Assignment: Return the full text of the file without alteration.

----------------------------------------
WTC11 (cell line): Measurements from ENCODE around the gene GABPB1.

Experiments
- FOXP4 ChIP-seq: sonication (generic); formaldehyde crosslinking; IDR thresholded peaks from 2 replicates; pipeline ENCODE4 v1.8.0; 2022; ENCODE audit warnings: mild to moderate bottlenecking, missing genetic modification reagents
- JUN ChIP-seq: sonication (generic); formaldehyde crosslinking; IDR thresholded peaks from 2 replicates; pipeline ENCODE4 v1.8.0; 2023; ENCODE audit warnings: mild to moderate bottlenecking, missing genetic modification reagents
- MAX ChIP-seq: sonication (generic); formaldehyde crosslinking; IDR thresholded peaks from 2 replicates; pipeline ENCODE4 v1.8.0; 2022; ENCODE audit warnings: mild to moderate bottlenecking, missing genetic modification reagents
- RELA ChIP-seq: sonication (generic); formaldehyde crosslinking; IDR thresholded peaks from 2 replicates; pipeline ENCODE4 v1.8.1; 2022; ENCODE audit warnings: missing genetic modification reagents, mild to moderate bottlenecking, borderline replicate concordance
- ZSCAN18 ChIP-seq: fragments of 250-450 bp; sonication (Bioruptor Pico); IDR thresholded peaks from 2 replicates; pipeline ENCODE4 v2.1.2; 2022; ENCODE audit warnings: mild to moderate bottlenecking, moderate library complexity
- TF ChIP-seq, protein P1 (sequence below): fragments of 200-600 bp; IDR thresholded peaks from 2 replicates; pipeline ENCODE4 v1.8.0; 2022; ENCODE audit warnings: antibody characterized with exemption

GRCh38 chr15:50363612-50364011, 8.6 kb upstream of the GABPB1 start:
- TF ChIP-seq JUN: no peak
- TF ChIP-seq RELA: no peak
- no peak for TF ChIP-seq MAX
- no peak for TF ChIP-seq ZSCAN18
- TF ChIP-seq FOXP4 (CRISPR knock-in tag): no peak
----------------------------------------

WTC11 (cell line): Measurements from ENCODE around the gene GABPB1.

Experiments
- FOXP4 ChIP-seq: sonication (generic); formaldehyde crosslinking; IDR thresholded peaks from 2 replicates; pipeline ENCODE4 v1.8.0; 2022; ENCODE audit warnings: mild to moderate bottlenecking, missing genetic modification reagents
- JUN ChIP-seq: sonication (generic); formaldehyde crosslinking; IDR thresholded peaks from 2 replicates; pipeline ENCODE4 v1.8.0; 2023; ENCODE audit warnings: mild to moderate bottlenecking, missing genetic modification reagents
- MAX ChIP-seq: sonication (generic); formaldehyde crosslinking; IDR thresholded peaks from 2 replicates; pipeline ENCODE4 v1.8.0; 2022; ENCODE audit warnings: mild to moderate bottlenecking, missing genetic modification reagents
- RELA ChIP-seq: sonication (generic); formaldehyde crosslinking; IDR thresholded peaks from 2 replicates; pipeline ENCODE4 v1.8.1; 2022; ENCODE audit warnings: missing genetic modification reagents, mild to moderate bottlenecking, borderline replicate concordance
- ZSCAN18 ChIP-seq: fragments of 250-450 bp; sonication (Bioruptor Pico); IDR thresholded peaks from 2 replicates; pipeline ENCODE4 v2.1.2; 2022; ENCODE audit warnings: mild to moderate bottlenecking, moderate library complexity
- TF ChIP-seq, protein P1 (sequence below): fragments of 200-600 bp; IDR thresholded peaks from 2 replicates; pipeline ENCODE4 v1.8.0; 2022; ENCODE audit warnings: antibody characterized with exemption

GRCh38 chr15:50363612-50364011, 8.6 kb upstream of the GABPB1 start:
- TF ChIP-seq JUN: no peak
- TF ChIP-seq RELA: no peak
- no peak for TF ChIP-seq MAX
- no peak for TF ChIP-seq ZSCAN18
- TF ChIP-seq FOXP4 (CRISPR knock-in tag): no peak